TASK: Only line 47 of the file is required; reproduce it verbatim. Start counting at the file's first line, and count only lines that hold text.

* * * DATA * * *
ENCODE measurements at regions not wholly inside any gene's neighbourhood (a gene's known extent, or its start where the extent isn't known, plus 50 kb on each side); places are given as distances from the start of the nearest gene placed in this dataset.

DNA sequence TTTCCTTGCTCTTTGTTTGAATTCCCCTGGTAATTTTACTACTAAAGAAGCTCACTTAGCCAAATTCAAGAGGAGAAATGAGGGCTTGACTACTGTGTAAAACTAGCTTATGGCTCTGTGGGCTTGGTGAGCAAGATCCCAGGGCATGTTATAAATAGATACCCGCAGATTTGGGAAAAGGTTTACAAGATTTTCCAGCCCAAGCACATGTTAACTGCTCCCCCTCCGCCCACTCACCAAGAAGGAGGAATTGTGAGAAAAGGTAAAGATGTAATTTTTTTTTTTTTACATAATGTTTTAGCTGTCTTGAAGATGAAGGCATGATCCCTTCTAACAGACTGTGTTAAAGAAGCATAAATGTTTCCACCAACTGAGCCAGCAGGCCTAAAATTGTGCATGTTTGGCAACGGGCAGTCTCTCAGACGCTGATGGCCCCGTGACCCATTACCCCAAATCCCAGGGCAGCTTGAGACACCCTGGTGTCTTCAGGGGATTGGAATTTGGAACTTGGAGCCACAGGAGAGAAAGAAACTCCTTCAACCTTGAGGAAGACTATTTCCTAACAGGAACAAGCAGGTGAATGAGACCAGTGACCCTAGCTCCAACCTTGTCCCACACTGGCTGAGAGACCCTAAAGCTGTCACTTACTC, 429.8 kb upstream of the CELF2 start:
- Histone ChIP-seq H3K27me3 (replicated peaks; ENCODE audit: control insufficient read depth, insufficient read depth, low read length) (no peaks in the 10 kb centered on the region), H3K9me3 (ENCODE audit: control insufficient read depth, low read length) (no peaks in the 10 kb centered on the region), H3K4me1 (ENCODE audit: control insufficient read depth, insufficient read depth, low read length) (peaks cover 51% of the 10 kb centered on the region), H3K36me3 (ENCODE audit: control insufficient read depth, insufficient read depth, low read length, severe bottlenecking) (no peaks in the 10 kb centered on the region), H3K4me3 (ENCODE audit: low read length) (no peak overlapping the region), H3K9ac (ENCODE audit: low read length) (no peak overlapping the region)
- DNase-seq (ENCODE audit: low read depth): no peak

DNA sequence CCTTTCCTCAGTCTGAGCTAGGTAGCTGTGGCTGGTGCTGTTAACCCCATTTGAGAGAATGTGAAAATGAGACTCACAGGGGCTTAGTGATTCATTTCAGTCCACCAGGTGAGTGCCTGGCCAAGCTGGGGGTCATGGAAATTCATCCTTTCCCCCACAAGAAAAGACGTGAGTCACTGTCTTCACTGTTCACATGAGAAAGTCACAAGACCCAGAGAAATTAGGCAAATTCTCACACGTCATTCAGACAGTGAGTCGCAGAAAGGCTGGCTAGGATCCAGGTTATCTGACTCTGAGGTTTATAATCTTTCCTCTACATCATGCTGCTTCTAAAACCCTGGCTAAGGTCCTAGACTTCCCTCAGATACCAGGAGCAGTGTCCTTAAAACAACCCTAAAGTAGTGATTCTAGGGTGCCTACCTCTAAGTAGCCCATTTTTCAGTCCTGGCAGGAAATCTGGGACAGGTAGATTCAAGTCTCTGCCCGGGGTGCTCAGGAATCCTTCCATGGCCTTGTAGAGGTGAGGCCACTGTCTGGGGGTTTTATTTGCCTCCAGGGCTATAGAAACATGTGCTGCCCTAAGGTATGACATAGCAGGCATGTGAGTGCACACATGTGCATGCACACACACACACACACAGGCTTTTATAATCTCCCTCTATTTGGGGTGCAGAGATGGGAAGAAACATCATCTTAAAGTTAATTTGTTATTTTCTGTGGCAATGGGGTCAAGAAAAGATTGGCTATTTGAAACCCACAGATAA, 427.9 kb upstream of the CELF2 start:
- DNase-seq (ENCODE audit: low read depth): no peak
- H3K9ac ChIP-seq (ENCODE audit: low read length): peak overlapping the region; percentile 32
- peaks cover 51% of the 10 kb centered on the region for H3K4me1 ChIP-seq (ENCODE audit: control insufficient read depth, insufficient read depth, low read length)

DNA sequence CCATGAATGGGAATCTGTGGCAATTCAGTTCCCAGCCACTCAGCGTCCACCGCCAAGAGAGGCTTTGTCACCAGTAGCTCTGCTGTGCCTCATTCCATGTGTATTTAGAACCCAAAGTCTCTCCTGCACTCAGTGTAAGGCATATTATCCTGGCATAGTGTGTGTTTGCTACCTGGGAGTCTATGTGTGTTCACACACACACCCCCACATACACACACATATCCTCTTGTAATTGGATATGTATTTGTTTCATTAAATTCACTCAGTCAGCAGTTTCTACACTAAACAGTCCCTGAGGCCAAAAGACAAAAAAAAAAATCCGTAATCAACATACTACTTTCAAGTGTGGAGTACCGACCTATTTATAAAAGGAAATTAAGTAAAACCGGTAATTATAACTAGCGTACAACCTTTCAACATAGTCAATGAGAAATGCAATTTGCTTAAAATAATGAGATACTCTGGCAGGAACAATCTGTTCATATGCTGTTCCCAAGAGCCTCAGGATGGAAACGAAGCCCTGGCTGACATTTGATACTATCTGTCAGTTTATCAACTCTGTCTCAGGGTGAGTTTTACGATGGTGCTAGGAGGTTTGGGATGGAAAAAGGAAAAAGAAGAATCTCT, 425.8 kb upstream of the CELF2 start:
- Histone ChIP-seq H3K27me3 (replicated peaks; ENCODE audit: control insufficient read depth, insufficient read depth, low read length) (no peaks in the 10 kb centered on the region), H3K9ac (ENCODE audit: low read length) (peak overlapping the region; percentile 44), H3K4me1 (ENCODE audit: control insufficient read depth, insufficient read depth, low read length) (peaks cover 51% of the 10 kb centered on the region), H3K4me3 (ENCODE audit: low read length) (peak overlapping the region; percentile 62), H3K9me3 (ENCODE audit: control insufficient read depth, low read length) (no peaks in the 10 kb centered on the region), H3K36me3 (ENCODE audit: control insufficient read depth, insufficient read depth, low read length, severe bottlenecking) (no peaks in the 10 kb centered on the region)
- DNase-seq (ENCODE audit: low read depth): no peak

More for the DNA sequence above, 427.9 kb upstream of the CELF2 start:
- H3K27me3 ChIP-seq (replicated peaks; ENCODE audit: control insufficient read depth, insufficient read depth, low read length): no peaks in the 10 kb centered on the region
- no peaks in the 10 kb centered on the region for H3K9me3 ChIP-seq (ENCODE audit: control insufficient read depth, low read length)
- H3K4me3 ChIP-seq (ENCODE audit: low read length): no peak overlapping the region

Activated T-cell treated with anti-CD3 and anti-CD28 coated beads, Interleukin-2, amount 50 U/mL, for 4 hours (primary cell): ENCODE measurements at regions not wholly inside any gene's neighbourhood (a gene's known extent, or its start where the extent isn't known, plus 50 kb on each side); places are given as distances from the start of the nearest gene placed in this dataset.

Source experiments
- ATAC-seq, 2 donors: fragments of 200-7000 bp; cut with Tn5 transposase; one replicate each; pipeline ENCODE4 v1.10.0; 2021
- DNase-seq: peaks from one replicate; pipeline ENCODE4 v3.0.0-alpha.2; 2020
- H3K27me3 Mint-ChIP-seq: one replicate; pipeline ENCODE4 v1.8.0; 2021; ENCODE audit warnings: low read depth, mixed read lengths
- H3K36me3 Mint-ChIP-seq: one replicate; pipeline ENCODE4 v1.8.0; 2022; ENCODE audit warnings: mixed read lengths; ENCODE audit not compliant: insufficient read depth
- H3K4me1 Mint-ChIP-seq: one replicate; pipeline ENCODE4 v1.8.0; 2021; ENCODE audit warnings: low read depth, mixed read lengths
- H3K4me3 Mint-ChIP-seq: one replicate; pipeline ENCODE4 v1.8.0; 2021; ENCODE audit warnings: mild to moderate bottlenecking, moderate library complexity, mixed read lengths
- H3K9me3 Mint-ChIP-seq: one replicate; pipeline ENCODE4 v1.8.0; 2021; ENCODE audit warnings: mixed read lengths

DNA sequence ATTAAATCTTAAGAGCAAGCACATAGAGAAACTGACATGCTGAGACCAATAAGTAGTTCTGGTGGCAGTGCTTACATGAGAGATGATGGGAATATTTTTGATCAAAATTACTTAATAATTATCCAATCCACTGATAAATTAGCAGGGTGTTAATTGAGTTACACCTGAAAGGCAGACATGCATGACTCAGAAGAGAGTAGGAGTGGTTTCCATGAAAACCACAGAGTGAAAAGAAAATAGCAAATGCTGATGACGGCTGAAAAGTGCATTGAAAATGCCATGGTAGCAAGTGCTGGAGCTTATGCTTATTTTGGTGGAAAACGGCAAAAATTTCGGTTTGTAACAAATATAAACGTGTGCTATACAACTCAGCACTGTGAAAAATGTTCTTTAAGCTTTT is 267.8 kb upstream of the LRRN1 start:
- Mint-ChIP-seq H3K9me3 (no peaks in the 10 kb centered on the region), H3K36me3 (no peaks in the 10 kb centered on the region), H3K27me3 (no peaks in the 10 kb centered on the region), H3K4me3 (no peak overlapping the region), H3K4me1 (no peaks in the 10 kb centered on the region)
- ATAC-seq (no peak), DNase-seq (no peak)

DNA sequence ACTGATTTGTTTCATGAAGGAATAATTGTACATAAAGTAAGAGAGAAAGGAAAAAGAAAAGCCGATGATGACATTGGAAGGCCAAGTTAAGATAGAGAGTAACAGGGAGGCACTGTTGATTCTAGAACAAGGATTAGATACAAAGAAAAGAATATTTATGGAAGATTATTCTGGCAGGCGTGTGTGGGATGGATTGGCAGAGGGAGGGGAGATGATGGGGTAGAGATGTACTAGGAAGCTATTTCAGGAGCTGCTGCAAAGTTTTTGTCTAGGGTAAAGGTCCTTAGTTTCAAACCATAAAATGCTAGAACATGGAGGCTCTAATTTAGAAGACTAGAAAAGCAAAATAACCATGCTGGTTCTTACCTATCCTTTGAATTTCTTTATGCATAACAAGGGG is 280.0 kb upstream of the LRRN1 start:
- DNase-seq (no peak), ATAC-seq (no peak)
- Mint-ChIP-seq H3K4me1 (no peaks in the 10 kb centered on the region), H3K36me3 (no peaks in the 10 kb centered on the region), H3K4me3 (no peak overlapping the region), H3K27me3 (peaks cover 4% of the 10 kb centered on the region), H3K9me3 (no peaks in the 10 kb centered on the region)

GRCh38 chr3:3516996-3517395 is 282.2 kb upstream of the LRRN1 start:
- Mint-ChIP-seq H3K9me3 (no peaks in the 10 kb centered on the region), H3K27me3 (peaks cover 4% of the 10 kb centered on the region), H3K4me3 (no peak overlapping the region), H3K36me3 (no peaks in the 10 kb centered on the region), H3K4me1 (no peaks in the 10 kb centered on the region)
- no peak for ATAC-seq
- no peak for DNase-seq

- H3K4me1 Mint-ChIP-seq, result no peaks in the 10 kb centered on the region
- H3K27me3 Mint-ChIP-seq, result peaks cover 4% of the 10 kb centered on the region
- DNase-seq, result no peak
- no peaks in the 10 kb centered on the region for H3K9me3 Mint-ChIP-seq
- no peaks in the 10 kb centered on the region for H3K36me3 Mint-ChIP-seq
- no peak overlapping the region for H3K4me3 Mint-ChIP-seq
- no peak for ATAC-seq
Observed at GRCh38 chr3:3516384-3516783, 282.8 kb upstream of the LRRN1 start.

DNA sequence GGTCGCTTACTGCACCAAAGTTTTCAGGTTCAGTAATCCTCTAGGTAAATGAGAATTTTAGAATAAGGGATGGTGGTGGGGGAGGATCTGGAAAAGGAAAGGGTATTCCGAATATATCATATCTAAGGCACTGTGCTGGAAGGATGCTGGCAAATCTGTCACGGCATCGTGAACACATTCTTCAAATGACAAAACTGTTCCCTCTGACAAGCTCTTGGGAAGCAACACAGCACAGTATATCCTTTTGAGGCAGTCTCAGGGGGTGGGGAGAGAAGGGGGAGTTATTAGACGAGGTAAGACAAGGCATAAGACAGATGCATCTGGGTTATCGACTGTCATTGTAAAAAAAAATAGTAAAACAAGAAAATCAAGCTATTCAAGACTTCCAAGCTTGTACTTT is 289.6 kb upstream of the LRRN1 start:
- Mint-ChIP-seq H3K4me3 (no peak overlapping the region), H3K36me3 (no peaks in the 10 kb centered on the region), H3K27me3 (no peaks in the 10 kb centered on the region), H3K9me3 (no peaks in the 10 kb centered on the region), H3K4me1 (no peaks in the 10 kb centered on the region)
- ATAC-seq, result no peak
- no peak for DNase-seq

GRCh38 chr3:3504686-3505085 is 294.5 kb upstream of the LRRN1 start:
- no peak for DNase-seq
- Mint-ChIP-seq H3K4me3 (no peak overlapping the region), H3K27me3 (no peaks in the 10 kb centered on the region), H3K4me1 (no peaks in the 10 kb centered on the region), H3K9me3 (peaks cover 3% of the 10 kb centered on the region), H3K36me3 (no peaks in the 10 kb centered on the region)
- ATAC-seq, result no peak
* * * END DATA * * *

GRCh38 chr3:3504686-3505085 is 294.5 kb upstream of the LRRN1 start: